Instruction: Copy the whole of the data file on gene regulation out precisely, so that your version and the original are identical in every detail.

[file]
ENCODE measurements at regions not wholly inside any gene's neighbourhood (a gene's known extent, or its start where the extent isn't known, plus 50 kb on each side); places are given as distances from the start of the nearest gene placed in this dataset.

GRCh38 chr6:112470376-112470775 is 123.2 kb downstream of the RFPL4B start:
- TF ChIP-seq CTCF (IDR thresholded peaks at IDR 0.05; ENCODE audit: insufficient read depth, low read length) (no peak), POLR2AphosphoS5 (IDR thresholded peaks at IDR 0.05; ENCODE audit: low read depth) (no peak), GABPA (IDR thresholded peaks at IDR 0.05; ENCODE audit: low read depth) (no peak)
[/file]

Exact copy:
ENCODE measurements at regions not wholly inside any gene's neighbourhood (a gene's known extent, or its start where the extent isn't known, plus 50 kb on each side); places are given as distances from the start of the nearest gene placed in this dataset.

GRCh38 chr6:112470376-112470775 is 123.2 kb downstream of the RFPL4B start:
- TF ChIP-seq CTCF (IDR thresholded peaks at IDR 0.05; ENCODE audit: insufficient read depth, low read length) (no peak), POLR2AphosphoS5 (IDR thresholded peaks at IDR 0.05; ENCODE audit: low read depth) (no peak), GABPA (IDR thresholded peaks at IDR 0.05; ENCODE audit: low read depth) (no peak)